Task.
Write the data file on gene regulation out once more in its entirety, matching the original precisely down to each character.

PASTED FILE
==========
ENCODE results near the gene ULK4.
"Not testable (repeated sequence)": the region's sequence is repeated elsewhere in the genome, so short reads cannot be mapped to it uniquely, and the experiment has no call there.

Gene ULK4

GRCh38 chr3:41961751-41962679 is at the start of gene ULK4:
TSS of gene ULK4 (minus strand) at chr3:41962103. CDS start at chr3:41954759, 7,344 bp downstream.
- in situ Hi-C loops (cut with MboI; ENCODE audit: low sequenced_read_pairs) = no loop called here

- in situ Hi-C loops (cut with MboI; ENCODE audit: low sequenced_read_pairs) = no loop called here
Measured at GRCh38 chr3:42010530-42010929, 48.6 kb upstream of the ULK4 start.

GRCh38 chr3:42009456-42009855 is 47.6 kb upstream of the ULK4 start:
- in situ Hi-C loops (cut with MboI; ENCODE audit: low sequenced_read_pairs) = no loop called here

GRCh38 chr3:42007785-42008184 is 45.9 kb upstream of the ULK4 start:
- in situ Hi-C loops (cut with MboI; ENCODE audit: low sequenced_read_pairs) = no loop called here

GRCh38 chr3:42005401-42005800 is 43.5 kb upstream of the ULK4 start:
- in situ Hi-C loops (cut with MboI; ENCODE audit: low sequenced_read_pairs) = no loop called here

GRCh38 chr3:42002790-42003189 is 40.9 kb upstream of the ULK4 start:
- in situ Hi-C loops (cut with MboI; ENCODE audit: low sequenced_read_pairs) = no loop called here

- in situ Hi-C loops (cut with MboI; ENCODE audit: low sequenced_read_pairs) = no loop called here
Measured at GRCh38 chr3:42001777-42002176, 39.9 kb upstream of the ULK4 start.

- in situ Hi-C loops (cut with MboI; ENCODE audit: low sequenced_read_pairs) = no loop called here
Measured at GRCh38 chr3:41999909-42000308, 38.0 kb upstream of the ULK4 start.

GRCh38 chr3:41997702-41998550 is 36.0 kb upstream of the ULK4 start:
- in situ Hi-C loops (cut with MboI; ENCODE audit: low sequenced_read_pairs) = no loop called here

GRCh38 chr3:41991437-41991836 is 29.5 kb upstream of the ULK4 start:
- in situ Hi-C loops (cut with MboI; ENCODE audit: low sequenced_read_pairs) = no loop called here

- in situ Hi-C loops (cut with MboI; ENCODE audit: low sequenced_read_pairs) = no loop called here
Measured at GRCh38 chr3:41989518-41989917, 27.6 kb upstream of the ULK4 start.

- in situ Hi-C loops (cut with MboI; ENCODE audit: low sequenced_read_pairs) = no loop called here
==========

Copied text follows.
ENCODE results near the gene ULK4.
"Not testable (repeated sequence)": the region's sequence is repeated elsewhere in the genome, so short reads cannot be mapped to it uniquely, and the experiment has no call there.

Gene ULK4

GRCh38 chr3:41961751-41962679 is at the start of gene ULK4:
TSS of gene ULK4 (minus strand) at chr3:41962103. CDS start at chr3:41954759, 7,344 bp downstream.
- in situ Hi-C loops (cut with MboI; ENCODE audit: low sequenced_read_pairs) = no loop called here

- in situ Hi-C loops (cut with MboI; ENCODE audit: low sequenced_read_pairs) = no loop called here
Measured at GRCh38 chr3:42010530-42010929, 48.6 kb upstream of the ULK4 start.

GRCh38 chr3:42009456-42009855 is 47.6 kb upstream of the ULK4 start:
- in situ Hi-C loops (cut with MboI; ENCODE audit: low sequenced_read_pairs) = no loop called here

GRCh38 chr3:42007785-42008184 is 45.9 kb upstream of the ULK4 start:
- in situ Hi-C loops (cut with MboI; ENCODE audit: low sequenced_read_pairs) = no loop called here

GRCh38 chr3:42005401-42005800 is 43.5 kb upstream of the ULK4 start:
- in situ Hi-C loops (cut with MboI; ENCODE audit: low sequenced_read_pairs) = no loop called here

GRCh38 chr3:42002790-42003189 is 40.9 kb upstream of the ULK4 start:
- in situ Hi-C loops (cut with MboI; ENCODE audit: low sequenced_read_pairs) = no loop called here

- in situ Hi-C loops (cut with MboI; ENCODE audit: low sequenced_read_pairs) = no loop called here
Measured at GRCh38 chr3:42001777-42002176, 39.9 kb upstream of the ULK4 start.

- in situ Hi-C loops (cut with MboI; ENCODE audit: low sequenced_read_pairs) = no loop called here
Measured at GRCh38 chr3:41999909-42000308, 38.0 kb upstream of the ULK4 start.

GRCh38 chr3:41997702-41998550 is 36.0 kb upstream of the ULK4 start:
- in situ Hi-C loops (cut with MboI; ENCODE audit: low sequenced_read_pairs) = no loop called here

GRCh38 chr3:41991437-41991836 is 29.5 kb upstream of the ULK4 start:
- in situ Hi-C loops (cut with MboI; ENCODE audit: low sequenced_read_pairs) = no loop called here

- in situ Hi-C loops (cut with MboI; ENCODE audit: low sequenced_read_pairs) = no loop called here
Measured at GRCh38 chr3:41989518-41989917, 27.6 kb upstream of the ULK4 start.

- in situ Hi-C loops (cut with MboI; ENCODE audit: low sequenced_read_pairs) = no loop called here